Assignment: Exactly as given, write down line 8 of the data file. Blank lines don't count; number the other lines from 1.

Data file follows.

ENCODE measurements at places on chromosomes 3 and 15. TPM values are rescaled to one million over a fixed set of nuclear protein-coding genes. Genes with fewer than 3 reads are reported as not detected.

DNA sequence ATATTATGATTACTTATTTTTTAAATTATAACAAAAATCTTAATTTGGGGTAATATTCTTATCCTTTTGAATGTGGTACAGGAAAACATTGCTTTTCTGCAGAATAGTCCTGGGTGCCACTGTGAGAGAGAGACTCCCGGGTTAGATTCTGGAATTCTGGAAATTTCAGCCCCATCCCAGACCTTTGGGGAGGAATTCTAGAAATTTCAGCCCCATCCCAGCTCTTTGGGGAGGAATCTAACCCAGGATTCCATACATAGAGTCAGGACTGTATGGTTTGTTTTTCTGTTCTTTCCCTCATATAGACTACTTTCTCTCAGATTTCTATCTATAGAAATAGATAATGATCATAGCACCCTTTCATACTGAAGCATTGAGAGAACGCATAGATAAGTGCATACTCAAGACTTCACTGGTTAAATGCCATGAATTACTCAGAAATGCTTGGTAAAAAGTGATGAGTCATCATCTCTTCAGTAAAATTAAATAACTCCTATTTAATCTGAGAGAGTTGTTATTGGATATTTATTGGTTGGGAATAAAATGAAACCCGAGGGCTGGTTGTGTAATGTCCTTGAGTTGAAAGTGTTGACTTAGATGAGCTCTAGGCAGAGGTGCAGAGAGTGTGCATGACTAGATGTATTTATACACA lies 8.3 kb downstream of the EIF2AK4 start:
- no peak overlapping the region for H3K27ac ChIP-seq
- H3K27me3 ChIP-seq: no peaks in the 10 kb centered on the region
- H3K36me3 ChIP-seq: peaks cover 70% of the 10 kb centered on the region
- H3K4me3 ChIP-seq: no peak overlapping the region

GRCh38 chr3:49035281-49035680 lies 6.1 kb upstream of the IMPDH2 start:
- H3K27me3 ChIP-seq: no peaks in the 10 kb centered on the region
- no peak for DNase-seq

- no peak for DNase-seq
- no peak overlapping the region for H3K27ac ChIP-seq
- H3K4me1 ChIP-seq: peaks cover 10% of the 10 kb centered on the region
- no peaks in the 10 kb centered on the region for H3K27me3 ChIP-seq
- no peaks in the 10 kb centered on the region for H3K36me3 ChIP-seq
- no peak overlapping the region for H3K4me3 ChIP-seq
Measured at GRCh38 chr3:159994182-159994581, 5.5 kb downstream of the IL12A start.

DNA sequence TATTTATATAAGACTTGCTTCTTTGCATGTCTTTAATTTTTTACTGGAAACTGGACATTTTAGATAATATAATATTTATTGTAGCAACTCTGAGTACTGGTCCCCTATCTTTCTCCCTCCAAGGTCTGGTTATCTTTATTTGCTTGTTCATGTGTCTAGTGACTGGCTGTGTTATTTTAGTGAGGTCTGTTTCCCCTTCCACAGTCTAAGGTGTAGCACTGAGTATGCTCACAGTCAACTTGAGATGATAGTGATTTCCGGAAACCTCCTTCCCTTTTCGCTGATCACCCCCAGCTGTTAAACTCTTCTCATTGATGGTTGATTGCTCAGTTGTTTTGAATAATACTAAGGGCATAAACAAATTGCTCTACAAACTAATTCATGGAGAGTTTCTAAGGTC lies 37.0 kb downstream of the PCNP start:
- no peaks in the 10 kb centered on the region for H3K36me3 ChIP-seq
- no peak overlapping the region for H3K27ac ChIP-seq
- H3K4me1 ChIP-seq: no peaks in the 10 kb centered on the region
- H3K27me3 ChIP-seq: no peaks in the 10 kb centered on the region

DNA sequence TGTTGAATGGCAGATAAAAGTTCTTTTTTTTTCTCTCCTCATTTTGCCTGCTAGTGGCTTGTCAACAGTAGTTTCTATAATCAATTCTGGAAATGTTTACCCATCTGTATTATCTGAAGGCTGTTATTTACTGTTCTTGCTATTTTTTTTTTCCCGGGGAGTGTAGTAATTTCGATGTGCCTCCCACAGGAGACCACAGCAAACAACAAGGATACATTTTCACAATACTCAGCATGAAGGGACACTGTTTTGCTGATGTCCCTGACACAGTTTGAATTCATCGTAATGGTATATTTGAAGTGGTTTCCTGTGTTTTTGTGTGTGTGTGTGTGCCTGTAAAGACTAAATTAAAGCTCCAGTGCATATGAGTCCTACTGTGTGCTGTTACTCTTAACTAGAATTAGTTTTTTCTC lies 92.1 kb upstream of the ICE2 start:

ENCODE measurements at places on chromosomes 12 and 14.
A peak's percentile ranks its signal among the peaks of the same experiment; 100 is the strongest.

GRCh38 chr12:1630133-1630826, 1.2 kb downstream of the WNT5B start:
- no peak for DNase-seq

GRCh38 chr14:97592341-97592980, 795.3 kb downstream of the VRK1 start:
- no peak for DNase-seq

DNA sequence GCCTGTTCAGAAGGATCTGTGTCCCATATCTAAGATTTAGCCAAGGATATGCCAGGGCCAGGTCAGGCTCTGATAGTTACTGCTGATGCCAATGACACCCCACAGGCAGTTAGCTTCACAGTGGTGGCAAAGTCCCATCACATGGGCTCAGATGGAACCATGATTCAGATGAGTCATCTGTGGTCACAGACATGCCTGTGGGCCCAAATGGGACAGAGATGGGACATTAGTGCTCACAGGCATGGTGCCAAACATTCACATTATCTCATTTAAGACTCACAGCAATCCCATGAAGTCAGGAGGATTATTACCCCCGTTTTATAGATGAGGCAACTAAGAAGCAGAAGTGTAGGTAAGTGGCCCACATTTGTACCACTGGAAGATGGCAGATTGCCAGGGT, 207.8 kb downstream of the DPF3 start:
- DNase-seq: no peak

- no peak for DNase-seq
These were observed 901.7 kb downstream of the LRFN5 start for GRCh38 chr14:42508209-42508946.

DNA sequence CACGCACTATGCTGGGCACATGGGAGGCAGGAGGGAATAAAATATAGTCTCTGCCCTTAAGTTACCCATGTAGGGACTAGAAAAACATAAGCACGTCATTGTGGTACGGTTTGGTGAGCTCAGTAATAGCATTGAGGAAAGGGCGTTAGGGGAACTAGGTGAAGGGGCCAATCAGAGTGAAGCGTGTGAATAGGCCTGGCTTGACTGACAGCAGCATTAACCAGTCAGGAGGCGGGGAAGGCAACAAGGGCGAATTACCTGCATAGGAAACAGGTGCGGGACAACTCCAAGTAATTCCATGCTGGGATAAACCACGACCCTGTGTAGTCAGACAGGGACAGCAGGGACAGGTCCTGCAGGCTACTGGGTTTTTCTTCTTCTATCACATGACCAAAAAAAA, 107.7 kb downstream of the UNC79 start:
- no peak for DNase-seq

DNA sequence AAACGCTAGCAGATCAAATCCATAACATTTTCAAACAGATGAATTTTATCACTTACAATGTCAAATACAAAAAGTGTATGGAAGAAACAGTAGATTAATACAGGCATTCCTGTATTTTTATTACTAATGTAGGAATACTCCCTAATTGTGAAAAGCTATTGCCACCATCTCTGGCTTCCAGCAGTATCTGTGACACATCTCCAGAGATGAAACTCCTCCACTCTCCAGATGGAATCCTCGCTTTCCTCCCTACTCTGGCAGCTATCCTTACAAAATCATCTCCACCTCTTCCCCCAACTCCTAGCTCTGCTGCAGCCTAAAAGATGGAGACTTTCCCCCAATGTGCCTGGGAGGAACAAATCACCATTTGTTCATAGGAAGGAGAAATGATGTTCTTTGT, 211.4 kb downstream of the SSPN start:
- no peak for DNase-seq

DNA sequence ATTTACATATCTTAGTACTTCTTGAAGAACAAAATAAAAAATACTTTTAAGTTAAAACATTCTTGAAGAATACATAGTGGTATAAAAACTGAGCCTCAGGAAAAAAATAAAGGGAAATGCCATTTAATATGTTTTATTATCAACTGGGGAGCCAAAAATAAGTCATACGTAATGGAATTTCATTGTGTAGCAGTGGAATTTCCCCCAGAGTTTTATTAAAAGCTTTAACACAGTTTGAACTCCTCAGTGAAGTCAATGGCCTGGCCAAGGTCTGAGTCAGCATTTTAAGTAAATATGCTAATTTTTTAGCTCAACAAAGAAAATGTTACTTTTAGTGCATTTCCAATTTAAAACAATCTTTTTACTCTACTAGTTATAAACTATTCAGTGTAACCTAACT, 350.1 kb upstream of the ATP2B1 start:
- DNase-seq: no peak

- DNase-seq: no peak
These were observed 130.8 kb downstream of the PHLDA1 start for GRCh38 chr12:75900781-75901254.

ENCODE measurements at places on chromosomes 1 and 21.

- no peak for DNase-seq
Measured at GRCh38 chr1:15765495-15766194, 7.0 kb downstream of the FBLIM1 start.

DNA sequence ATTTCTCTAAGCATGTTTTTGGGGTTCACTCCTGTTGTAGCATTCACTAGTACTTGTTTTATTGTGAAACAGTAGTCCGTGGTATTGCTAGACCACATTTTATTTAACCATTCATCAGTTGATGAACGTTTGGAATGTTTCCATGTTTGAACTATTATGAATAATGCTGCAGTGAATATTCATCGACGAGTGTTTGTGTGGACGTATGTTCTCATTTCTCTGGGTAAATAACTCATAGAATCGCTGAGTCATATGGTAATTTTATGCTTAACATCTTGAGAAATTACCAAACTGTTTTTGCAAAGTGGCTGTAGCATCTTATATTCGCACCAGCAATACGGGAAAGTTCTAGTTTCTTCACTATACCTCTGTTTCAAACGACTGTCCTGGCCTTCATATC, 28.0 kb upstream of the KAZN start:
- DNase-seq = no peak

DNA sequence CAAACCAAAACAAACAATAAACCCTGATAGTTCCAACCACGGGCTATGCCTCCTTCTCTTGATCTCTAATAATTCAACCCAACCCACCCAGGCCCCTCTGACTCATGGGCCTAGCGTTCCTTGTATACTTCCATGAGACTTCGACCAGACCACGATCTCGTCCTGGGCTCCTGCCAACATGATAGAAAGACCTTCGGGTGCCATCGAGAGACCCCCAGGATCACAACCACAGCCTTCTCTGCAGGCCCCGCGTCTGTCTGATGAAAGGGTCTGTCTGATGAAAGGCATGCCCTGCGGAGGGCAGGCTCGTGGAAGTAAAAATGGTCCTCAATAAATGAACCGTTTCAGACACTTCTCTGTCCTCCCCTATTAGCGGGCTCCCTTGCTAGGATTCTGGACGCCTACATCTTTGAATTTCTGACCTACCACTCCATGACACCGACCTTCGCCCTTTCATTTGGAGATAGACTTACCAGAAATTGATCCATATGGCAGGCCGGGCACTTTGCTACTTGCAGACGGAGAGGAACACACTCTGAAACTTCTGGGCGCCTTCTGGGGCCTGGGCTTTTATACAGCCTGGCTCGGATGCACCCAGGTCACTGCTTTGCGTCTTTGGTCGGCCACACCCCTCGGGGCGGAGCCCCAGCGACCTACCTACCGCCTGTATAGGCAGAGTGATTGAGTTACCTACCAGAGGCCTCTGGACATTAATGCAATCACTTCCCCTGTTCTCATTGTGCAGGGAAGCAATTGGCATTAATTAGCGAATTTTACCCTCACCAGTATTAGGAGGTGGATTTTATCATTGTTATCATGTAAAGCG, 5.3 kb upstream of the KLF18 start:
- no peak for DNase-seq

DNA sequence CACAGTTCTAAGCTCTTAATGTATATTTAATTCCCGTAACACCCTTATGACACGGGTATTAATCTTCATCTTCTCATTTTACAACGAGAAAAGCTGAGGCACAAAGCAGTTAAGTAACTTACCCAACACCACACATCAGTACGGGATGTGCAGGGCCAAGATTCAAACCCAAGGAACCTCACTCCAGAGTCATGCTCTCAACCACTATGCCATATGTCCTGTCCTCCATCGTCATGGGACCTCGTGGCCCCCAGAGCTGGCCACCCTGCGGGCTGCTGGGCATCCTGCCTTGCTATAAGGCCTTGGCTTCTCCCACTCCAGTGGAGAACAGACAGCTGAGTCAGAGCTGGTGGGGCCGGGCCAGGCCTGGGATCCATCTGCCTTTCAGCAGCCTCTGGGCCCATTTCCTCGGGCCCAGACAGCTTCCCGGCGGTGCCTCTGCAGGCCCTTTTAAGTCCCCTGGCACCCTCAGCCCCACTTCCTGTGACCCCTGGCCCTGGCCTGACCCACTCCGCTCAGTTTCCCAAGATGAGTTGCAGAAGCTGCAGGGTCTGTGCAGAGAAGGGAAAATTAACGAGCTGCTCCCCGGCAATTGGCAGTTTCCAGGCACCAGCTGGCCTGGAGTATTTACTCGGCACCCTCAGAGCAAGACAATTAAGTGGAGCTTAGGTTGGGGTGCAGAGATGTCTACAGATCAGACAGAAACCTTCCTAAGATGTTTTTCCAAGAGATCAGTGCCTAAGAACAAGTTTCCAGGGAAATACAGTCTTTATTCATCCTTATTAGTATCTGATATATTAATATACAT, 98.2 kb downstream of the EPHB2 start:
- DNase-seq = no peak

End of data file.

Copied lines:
- H3K27me3 ChIP-seq: no peaks in the 10 kb centered on the region